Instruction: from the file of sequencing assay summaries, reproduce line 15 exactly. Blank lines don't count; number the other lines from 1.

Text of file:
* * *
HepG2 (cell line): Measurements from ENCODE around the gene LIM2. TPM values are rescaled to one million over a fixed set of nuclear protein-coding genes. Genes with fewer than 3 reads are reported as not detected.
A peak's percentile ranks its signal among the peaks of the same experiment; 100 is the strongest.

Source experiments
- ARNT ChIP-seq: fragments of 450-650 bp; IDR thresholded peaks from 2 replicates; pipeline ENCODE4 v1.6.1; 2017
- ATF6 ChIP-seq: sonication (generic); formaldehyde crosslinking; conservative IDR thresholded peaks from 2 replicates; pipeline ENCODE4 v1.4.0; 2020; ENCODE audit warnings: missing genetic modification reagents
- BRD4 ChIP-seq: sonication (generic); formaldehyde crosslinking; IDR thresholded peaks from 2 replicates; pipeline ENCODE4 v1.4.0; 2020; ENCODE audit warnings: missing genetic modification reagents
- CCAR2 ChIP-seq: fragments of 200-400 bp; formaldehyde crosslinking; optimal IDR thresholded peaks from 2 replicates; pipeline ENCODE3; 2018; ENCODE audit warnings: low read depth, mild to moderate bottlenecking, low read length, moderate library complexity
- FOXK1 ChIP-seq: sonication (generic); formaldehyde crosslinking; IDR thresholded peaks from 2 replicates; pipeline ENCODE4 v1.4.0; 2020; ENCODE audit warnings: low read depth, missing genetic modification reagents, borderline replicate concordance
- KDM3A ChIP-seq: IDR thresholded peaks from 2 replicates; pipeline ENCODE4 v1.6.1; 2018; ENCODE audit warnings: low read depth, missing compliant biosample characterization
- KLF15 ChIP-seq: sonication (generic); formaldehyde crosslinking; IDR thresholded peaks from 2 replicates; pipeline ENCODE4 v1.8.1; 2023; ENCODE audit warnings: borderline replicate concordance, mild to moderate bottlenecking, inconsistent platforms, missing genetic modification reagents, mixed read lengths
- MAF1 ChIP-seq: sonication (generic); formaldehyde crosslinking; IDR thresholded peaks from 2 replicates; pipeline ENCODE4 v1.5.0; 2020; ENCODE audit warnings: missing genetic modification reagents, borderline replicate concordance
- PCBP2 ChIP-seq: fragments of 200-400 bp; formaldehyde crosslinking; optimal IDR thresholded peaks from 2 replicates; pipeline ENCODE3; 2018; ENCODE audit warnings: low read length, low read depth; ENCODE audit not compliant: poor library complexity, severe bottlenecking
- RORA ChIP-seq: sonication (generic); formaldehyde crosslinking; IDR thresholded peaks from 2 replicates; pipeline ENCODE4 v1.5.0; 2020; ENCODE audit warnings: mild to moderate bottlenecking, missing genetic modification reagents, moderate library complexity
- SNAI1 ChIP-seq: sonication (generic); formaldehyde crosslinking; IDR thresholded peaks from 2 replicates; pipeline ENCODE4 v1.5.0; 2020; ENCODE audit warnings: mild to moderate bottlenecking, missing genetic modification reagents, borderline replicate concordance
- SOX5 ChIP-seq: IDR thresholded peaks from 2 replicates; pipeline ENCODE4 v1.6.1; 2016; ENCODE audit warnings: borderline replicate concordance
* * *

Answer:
- SOX5 ChIP-seq: IDR thresholded peaks from 2 replicates; pipeline ENCODE4 v1.6.1; 2016; ENCODE audit warnings: borderline replicate concordance